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How to Optimize Your TripAdvisor Listing

Being present is one thing, getting it right is a totally different matter.

Wednesday, May 25, 2011
Daniel Edward Craig
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With user-generated content commanding so much attention these days, are travel shoppers paying attention to hotel-generated content anymore?

You bet. TripAdvisor’s head of travel industry relations, Brian Payea, cites a recent survey: “According to respondents, 92 percent of travelers are more likely to book accommodations that post a detailed property description and photos. Travelers want to see the value they’re getting for their money.”

Hotel-controlled content on review sites and social media channels can have considerable impact on visitor traffic and conversions, and yet so many profiles are incomplete, blank, bland, outdated, or inconsistent across platforms.

Why the neglect? A critical part of online reputation management is to optimize listings with relevant information that adds value to and reinforces the stories travellers are telling. “Most content on TripAdvisor, including owner-submitted content, is crawlable by search engines,” says Kevin Carter, TripAdvisor’s Manager of Business Trade and Public Relations.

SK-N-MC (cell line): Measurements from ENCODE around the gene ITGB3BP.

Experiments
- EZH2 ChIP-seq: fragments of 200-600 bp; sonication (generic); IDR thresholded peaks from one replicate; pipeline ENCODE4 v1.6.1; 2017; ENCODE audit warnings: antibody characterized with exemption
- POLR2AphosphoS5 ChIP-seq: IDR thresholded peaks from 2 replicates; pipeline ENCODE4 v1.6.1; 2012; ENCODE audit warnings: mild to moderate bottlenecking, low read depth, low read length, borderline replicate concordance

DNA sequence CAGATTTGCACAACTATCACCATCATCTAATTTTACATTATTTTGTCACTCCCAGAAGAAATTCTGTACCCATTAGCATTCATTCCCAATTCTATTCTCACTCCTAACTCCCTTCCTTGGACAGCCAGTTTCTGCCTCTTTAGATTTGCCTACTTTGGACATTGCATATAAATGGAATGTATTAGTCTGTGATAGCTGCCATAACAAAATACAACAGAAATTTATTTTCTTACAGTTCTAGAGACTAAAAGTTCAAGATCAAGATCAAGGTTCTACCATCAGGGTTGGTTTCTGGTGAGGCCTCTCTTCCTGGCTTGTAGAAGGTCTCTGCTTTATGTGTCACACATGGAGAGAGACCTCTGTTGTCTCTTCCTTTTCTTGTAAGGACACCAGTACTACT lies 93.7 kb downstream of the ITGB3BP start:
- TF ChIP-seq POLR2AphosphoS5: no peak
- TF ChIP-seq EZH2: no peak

In this segment I’ll focus on TripAdvisor, the world’s largest travel site, but the guidelines apply to all types of listings and profiles, from Google Places to Yelp to Facebook, and even to your website.

Which content is hotel-generated?
“Once registered through the Owners’ Center,” says Carter, “owners control the Property Details section and can update the property description and amenities.” He describes a fully optimized listing as “a detailed property description, a large number of photos and reviews, management responses and a Business Listing.”

Property Details
This is your opportunity to tell your property’s story in your own words—why the silence? Your description should be consistent with other marketing materials but tailored to fit the informal, conversational tone of TripAdvisor. That means no marketing babble, questionable claims or meaningless clichés, like “indulge your senses at our premier boutique hotel nestled in the heart of the city, where your business is our pleasure”. Blech.

Rather than try to cram every conceivable feature and benefit into your description, select a few key value propositions and weave them into a story. (Nonfiction, that is, not fairytale or fantasy.) Traveler reviews are most compelling when they have a gripping lead, a strong point of view and practical information. Borrow these elements, and make your story grammatically immaculate and brief, ideally fewer than 100 words. Not enough? Take inspiration from Ernest Hemingway, who told this powerful story in just six words: “For sale. Baby shoes. Never worn.” But try to keep yours a bit more upbeat.